“Keep him talking,” he whispered to Grant, receiving a puzzled look in reply as he rose and excused himself on the pretext of important business elsewhere.
After talking with Strange for an hour or so, Grant could no longer contain his curiosity so he bade the magician good night and made his way to De Lancey’s tent.
“What have you done?”
“Nothing.” De Lancey protested, feigning innocence. “Yet.”
He reached under the pillow on his bunk and pulled out a small woven bag that Grant recognised immediately. “But I thought we might be able to do something to help our four-legged friends.”
“Are you mad? You expect me to agree to use Merlin’s magic without his knowledge? We have no idea what will happen.”
De Lancey opened the bag and took out the golden pendant, swinging it to and fro in front of Grant’s face.
“Oh come on, you’re an old hand at it now and surely it is worth the risk to save one of your fellow creatures.”
“You are not going to let this go, are you?” De Lancey shook his head, a gleeful look playing over his face.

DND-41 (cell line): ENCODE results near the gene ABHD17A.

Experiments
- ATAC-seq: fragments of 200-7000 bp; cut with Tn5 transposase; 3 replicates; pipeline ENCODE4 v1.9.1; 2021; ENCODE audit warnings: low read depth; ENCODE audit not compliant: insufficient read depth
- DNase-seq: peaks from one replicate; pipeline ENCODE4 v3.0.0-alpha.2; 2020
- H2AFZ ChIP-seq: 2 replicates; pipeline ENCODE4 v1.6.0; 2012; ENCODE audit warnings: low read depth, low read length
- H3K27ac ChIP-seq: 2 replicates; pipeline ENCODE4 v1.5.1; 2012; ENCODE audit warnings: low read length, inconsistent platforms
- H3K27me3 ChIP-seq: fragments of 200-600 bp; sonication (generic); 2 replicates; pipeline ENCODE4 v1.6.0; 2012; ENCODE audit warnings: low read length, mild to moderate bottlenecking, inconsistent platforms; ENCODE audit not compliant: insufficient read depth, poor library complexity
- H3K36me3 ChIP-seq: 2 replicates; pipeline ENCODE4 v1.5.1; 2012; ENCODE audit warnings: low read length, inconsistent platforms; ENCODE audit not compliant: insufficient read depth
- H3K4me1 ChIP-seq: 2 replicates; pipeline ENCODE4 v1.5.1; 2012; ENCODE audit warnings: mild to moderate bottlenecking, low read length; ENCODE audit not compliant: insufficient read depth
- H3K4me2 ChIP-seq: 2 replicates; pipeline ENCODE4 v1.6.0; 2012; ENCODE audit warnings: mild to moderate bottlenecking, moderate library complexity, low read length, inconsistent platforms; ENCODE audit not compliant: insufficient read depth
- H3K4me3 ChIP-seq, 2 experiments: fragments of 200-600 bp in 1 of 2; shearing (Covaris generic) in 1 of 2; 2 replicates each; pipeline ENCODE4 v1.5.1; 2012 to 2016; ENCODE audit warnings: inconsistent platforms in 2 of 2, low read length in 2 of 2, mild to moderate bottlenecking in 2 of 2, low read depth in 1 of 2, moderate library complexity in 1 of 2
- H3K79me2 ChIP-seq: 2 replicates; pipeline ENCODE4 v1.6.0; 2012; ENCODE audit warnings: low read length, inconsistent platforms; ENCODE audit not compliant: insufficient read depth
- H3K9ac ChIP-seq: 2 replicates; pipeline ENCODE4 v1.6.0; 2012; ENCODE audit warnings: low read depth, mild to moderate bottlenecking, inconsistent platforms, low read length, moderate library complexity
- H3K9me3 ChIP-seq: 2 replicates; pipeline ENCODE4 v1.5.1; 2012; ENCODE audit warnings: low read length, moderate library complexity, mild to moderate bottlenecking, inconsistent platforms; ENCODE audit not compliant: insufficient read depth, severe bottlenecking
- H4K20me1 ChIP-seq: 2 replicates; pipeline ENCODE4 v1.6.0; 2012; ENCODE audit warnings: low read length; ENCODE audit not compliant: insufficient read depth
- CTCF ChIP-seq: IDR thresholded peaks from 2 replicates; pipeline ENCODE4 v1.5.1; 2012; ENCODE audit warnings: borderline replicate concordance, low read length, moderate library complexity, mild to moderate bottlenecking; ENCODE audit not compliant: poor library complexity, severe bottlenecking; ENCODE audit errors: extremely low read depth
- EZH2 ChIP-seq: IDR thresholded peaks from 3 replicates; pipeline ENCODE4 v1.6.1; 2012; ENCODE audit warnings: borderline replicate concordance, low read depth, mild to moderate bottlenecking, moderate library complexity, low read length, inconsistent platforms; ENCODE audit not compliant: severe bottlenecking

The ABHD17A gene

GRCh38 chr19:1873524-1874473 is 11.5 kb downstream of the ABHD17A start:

Grant sighed, he supposed he could at least listen to the idea that had De Lancey so excited. “I take it the plan is for me to draw the pack away from any other foxes in the vicinity.”
“Of course.” De Lancey was looking ridiculously proud of himself. “It is perfect. You will be protected by the amulet and the other foxes will have time to get to a safe distance.”
Grant was not convinced.
“How will you make sure they pursue the correct fox?”
“I will ride with them and focus their attention in the right direction.”
“But how will you know it is me?”
“You forget I saw you the last time. You have quite a distinctive appearance.”